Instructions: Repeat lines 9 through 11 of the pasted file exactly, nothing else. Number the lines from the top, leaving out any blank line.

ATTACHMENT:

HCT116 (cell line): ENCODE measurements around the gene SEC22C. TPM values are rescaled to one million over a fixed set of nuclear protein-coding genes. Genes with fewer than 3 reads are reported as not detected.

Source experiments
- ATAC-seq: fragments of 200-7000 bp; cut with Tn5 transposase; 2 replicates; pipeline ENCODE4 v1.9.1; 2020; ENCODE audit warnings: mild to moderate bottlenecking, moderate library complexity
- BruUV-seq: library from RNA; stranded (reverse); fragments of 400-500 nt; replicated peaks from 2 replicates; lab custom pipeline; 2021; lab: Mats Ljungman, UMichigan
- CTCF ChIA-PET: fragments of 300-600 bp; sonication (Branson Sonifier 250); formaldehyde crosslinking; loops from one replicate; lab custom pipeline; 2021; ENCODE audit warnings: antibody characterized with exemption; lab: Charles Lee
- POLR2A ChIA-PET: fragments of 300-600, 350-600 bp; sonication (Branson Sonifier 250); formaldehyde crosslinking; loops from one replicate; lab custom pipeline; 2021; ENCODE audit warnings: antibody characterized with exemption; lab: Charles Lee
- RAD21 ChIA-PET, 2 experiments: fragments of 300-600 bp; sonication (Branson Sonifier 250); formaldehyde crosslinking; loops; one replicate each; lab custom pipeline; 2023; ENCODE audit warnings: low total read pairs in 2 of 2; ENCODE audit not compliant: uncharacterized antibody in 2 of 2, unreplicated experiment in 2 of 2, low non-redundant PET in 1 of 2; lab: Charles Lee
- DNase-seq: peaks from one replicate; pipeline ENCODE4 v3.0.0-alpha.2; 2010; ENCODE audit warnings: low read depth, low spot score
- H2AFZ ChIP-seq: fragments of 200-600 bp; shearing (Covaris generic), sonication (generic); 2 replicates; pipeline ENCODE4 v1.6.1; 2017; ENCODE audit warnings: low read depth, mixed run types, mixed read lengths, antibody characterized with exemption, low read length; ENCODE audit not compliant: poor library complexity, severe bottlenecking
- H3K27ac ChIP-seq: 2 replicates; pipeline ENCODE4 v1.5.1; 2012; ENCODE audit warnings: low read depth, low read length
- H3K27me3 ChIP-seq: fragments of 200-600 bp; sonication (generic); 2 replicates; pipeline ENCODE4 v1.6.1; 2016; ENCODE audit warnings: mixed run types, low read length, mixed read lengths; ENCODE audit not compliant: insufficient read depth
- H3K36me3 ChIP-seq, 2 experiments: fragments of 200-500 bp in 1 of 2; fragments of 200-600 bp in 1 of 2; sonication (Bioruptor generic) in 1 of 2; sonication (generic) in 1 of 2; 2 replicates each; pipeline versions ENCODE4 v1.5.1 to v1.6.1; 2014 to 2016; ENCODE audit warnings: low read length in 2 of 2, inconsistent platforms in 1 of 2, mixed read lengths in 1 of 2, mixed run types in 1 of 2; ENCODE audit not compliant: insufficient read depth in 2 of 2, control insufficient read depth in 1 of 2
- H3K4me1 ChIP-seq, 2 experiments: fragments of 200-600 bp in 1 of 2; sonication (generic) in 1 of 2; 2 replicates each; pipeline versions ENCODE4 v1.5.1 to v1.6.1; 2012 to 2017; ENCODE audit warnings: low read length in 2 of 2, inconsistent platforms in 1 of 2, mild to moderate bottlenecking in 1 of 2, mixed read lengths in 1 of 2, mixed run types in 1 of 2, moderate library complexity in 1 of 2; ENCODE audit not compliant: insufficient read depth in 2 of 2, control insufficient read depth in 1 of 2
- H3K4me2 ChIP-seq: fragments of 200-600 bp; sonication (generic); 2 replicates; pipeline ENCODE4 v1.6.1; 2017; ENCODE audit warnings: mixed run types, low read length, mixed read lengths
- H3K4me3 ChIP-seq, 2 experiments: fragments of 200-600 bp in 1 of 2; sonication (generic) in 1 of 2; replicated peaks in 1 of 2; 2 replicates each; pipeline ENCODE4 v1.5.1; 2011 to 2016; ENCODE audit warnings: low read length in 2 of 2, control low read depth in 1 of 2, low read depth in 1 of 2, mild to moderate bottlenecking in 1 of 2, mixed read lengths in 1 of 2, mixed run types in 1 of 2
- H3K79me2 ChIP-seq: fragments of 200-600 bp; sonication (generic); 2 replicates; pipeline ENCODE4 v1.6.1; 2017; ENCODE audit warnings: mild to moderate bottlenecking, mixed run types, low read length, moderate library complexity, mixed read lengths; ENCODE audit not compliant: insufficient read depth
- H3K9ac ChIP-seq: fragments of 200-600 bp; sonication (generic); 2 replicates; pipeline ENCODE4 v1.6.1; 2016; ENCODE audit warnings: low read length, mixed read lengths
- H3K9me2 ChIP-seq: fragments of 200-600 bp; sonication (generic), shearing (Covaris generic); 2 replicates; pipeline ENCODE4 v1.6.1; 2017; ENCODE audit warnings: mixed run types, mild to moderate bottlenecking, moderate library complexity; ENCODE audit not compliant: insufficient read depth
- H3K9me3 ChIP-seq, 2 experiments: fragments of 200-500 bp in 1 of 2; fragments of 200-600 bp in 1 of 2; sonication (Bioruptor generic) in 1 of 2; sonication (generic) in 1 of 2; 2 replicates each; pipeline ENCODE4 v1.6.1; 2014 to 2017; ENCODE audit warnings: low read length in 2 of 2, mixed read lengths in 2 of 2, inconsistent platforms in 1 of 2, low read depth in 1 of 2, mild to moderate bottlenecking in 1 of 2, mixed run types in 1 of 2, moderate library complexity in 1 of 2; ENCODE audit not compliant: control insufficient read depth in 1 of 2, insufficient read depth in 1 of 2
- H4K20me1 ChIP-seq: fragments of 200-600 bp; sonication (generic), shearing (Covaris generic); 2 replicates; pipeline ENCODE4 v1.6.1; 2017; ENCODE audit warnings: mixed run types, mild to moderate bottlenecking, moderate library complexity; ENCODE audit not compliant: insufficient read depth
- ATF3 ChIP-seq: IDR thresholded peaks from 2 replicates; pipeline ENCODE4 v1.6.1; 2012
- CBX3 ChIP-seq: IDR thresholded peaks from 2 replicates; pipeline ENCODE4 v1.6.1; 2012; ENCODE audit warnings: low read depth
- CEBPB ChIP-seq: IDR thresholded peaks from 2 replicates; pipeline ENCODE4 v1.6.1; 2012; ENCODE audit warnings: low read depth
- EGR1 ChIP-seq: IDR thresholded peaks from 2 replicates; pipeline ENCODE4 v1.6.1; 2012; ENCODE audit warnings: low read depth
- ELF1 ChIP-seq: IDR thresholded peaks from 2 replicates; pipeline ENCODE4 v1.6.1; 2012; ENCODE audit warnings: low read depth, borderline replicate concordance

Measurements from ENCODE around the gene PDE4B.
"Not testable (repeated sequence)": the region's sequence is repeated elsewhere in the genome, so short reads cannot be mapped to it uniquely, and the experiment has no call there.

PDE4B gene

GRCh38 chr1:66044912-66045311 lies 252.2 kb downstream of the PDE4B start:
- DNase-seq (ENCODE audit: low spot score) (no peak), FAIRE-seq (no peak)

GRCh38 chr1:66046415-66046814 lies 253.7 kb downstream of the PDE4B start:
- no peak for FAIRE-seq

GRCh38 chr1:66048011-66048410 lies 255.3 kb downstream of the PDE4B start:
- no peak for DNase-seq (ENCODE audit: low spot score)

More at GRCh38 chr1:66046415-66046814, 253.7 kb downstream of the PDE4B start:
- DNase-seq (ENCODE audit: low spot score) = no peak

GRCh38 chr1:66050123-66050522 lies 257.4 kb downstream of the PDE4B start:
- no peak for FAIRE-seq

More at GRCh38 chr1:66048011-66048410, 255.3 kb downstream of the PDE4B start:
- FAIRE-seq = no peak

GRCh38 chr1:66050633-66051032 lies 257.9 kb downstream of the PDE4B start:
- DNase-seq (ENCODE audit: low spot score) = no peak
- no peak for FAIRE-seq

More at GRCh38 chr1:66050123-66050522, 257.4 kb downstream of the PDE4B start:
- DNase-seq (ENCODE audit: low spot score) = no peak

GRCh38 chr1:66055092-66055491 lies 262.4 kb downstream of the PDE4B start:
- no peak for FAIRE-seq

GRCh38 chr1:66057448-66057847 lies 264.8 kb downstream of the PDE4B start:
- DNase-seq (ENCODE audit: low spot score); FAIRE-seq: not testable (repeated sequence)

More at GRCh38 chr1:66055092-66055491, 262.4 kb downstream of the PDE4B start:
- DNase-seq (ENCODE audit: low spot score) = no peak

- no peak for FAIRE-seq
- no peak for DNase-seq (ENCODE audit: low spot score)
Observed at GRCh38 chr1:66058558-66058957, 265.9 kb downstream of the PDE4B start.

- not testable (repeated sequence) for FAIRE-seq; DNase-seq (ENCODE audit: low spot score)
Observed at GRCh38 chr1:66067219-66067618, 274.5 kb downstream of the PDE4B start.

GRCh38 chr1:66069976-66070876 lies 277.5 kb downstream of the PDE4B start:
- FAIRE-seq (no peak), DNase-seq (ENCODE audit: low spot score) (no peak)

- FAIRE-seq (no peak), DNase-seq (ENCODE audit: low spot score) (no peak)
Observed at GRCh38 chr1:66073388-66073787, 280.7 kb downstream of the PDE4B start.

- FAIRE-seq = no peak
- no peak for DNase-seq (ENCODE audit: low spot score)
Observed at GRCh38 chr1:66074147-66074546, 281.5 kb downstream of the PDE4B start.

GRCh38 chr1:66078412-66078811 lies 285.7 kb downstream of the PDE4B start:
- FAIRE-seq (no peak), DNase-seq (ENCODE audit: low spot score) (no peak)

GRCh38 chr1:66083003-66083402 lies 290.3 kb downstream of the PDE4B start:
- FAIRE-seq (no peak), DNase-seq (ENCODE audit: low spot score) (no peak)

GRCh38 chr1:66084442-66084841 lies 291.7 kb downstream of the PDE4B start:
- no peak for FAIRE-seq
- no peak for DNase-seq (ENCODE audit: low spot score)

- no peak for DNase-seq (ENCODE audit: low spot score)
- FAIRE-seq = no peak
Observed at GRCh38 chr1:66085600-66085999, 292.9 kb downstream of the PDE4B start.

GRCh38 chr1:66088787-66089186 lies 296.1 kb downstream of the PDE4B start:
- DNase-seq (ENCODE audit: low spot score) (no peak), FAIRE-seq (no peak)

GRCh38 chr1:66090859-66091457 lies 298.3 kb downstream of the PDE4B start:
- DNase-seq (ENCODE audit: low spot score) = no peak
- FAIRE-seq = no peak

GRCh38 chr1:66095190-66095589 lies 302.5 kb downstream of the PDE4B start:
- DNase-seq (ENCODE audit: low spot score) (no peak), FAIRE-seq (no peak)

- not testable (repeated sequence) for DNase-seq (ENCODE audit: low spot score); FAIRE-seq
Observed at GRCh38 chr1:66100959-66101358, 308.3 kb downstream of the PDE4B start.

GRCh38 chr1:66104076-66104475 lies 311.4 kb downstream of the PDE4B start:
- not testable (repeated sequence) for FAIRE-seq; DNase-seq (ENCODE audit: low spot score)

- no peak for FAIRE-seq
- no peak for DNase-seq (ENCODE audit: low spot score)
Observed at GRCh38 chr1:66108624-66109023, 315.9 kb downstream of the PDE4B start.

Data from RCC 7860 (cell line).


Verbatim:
- H2AFZ ChIP-seq: fragments of 200-600 bp; shearing (Covaris generic), sonication (generic); 2 replicates; pipeline ENCODE4 v1.6.1; 2017; ENCODE audit warnings: low read depth, mixed run types, mixed read lengths, antibody characterized with exemption, low read length; ENCODE audit not compliant: poor library complexity, severe bottlenecking
- H3K27ac ChIP-seq: 2 replicates; pipeline ENCODE4 v1.5.1; 2012; ENCODE audit warnings: low read depth, low read length
- H3K27me3 ChIP-seq: fragments of 200-600 bp; sonication (generic); 2 replicates; pipeline ENCODE4 v1.6.1; 2016; ENCODE audit warnings: mixed run types, low read length, mixed read lengths; ENCODE audit not compliant: insufficient read depth